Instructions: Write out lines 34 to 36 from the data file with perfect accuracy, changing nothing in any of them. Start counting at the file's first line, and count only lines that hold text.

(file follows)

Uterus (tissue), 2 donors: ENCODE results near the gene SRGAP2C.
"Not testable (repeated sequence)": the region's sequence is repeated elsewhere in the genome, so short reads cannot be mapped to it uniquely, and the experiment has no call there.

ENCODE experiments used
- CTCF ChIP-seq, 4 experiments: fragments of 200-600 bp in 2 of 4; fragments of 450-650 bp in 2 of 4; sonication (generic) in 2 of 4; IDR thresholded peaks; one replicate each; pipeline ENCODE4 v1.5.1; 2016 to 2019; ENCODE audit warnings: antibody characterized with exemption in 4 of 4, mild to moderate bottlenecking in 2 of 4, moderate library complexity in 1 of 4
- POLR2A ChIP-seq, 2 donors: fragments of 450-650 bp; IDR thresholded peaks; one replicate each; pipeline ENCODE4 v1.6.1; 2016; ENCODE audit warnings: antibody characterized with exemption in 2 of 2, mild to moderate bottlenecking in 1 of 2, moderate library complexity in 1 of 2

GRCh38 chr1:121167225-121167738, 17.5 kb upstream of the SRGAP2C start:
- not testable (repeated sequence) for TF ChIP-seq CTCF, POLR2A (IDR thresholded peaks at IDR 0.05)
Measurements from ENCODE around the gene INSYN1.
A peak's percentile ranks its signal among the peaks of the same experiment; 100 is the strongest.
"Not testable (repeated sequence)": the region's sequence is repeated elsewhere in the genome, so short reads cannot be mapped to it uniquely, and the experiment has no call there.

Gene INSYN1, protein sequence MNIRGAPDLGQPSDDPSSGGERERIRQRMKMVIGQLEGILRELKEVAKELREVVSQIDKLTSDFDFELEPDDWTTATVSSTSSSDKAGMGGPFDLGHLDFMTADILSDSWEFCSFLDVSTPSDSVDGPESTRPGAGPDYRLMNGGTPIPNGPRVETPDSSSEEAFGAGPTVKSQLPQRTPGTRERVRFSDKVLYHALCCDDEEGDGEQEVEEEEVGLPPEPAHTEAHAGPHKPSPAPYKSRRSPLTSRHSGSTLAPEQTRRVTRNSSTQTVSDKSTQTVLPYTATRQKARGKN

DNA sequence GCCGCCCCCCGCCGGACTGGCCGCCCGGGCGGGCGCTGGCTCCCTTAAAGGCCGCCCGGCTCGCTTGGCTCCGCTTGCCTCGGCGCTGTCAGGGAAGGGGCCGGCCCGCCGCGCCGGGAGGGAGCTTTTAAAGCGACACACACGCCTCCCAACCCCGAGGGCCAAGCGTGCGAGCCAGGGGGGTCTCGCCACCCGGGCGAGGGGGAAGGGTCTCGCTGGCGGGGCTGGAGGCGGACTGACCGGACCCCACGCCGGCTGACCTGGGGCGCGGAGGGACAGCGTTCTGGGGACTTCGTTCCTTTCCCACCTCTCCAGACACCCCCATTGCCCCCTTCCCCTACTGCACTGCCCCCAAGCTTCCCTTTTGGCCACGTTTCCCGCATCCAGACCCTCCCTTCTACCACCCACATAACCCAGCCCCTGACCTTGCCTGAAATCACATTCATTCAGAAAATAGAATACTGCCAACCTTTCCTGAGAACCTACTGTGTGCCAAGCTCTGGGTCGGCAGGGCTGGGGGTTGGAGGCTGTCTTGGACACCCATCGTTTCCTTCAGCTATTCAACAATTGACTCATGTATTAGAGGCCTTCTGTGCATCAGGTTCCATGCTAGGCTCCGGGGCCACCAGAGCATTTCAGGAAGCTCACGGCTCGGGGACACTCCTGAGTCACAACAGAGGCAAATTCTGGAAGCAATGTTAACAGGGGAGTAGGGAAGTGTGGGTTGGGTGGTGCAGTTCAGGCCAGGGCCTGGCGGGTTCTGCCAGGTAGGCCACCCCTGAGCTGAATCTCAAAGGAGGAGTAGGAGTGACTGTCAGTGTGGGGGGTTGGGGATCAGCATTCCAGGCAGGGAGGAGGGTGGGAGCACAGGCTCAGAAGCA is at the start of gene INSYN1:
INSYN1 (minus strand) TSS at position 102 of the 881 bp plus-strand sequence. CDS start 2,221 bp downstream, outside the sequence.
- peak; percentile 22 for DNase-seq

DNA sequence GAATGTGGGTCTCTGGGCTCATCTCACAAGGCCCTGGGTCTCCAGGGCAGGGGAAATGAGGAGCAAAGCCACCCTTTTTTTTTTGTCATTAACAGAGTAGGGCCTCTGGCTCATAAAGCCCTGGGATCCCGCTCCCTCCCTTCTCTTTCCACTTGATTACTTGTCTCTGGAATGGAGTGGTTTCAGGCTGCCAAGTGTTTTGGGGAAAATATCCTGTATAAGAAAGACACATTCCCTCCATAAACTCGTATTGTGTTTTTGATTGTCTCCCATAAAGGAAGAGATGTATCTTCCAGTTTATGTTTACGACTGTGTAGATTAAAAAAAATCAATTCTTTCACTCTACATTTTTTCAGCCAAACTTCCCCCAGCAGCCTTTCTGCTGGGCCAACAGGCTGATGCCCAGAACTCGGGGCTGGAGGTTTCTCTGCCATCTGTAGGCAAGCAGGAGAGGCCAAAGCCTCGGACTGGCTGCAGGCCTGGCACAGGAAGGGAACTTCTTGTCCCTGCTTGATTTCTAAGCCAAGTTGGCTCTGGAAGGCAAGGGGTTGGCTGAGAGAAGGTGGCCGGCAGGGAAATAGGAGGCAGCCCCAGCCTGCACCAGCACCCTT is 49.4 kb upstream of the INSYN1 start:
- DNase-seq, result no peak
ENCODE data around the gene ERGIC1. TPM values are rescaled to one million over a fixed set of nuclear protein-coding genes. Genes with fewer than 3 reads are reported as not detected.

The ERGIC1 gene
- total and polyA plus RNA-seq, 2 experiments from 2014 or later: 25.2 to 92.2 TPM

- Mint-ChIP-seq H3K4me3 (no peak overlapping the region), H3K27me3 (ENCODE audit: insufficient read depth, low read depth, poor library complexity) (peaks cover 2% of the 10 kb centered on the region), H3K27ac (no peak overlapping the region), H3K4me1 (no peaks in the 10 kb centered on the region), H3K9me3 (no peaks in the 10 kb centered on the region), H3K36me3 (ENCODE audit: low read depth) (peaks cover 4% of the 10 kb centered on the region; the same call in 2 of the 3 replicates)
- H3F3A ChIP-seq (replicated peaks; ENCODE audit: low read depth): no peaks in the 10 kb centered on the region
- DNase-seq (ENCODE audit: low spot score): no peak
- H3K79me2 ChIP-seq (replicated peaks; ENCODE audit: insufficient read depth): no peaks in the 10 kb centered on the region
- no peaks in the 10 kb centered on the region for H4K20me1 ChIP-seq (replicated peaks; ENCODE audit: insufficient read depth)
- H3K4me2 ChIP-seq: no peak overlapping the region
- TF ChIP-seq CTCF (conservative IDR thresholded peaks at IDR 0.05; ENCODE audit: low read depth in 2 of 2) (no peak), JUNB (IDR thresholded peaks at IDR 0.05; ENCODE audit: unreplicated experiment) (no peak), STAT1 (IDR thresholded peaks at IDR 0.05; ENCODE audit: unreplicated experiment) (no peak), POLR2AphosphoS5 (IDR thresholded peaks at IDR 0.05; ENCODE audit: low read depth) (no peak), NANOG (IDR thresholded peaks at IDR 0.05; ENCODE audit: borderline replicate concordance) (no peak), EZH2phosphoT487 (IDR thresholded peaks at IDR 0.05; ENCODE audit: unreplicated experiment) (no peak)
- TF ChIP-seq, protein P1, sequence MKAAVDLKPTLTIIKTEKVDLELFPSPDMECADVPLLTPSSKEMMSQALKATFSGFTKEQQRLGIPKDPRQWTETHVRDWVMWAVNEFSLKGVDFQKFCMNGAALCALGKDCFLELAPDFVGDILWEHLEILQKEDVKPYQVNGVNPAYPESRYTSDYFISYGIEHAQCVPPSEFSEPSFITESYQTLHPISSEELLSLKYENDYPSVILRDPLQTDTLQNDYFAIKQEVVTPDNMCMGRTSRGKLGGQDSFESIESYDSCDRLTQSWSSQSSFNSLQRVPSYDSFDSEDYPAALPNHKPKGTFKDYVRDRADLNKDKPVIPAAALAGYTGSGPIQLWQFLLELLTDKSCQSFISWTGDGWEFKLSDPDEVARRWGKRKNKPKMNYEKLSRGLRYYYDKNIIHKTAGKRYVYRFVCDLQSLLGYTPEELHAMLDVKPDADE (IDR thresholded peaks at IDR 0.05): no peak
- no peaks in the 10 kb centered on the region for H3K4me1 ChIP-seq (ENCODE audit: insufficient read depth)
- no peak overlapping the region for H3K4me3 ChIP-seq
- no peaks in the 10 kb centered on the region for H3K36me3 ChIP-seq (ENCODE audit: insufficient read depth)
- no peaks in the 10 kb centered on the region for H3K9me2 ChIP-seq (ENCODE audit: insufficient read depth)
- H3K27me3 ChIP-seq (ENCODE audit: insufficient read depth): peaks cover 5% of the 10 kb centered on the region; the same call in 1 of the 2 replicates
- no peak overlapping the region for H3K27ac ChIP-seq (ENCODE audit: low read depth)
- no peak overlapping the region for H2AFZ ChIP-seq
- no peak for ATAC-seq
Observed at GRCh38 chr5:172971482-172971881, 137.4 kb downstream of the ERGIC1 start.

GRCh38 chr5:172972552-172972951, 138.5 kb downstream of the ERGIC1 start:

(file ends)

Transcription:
- no peak overlapping the region for H2AFZ ChIP-seq
- no peak for ATAC-seq
Observed at GRCh38 chr5:172971482-172971881, 137.4 kb downstream of the ERGIC1 start.